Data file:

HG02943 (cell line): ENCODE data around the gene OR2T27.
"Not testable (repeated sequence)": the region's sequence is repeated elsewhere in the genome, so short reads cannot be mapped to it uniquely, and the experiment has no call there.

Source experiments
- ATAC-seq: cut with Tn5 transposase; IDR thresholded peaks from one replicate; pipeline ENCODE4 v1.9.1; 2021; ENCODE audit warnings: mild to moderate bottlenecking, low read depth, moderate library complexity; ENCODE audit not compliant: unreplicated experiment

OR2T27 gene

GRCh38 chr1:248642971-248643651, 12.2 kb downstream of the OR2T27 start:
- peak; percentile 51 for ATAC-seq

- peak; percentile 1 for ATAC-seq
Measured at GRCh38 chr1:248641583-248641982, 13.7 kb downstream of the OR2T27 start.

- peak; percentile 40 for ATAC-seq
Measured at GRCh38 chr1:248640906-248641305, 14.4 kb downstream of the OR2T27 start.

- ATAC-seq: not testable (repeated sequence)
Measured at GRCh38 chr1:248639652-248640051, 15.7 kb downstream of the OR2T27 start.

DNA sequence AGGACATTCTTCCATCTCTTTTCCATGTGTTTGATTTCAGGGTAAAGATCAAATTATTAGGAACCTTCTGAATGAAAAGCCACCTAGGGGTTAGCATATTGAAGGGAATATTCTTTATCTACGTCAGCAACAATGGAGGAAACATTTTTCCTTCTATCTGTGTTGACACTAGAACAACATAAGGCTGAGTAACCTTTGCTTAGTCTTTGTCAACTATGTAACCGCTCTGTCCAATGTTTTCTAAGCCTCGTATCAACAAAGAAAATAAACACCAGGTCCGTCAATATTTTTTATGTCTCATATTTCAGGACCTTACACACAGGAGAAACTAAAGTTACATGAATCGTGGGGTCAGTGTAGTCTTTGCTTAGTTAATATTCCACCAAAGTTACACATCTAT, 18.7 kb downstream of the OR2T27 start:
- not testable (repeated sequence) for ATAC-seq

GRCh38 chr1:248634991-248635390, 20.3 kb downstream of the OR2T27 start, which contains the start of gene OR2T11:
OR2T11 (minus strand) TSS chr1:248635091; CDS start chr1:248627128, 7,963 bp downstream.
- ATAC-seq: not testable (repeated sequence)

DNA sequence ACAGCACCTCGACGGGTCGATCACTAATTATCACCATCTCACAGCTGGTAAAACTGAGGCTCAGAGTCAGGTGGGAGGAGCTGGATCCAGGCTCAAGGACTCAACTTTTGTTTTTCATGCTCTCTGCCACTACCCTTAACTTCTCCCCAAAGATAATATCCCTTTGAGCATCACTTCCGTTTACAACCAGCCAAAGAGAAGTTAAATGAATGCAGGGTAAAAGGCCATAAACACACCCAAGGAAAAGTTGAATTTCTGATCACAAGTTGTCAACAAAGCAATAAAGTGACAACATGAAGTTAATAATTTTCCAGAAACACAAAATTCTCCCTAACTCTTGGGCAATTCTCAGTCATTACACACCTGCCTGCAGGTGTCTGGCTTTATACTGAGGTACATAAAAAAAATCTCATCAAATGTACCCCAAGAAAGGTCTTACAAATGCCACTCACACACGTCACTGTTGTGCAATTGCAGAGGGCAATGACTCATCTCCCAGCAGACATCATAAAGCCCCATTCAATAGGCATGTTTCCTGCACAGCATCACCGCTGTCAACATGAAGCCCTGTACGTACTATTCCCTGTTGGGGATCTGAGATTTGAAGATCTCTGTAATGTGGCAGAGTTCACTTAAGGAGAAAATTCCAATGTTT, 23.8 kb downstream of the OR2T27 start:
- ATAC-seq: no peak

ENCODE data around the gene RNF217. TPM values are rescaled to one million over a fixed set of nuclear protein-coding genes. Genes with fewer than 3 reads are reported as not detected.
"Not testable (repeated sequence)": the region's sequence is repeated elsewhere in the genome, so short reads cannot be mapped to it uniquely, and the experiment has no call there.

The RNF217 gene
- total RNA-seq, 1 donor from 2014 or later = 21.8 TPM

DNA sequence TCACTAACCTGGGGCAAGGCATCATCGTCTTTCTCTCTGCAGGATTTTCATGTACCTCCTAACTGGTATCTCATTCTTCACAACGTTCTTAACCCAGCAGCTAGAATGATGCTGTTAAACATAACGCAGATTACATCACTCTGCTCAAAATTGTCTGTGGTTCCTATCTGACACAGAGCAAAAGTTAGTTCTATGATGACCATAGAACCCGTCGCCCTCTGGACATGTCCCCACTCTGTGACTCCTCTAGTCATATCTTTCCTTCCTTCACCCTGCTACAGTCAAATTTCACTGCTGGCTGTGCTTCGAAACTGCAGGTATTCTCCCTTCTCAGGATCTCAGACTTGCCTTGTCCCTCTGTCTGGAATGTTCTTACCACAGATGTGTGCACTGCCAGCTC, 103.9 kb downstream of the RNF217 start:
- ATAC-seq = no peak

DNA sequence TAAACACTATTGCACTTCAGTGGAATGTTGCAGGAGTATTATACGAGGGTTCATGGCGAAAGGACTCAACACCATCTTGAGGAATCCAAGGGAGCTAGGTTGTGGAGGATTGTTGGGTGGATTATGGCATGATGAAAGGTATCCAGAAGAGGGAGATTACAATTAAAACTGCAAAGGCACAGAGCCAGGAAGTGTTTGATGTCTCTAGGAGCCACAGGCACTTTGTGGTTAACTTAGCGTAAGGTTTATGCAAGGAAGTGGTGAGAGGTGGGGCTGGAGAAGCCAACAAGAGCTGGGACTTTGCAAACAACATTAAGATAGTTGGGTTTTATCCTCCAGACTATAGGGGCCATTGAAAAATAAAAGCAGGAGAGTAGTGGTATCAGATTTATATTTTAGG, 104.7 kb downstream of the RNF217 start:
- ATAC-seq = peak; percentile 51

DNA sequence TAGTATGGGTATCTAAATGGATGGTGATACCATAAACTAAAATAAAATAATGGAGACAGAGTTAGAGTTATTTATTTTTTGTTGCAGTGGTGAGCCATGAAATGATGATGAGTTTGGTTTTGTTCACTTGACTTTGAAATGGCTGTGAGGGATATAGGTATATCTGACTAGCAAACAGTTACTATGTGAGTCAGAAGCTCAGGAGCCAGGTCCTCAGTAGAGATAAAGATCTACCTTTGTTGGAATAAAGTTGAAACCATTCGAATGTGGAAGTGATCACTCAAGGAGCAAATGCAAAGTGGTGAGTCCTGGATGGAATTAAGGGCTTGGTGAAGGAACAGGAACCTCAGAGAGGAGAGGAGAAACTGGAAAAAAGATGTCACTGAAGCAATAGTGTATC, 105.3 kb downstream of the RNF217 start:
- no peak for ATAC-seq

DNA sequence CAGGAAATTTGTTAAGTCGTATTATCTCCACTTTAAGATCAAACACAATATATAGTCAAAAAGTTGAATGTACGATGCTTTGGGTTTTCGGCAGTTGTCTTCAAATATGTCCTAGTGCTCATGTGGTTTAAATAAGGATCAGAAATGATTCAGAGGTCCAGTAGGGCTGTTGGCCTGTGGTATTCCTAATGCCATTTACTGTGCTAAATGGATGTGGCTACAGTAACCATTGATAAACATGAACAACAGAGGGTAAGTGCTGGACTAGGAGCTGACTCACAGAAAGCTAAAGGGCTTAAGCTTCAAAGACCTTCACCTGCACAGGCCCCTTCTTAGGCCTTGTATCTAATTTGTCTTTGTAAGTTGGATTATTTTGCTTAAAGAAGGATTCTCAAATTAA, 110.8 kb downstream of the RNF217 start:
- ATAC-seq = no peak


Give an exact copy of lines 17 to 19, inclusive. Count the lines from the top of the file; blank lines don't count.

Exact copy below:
OR2T11 (minus strand) TSS chr1:248635091; CDS start chr1:248627128, 7,963 bp downstream.
- ATAC-seq: not testable (repeated sequence)

DNA sequence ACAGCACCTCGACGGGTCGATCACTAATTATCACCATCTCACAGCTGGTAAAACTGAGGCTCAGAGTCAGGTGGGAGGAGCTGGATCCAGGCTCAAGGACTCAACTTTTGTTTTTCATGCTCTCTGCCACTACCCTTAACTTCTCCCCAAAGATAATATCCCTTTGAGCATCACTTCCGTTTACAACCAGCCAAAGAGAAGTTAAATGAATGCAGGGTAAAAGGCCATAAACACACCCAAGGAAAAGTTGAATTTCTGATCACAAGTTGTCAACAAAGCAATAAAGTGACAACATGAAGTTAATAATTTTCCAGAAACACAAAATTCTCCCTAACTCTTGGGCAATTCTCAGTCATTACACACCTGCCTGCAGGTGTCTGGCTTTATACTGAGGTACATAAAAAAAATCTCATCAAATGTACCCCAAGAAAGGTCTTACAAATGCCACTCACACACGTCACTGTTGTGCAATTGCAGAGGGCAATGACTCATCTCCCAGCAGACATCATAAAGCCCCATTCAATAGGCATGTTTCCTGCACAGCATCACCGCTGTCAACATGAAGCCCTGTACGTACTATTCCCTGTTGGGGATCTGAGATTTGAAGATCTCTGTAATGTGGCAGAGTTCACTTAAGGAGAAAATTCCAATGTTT, 23.8 kb downstream of the OR2T27 start: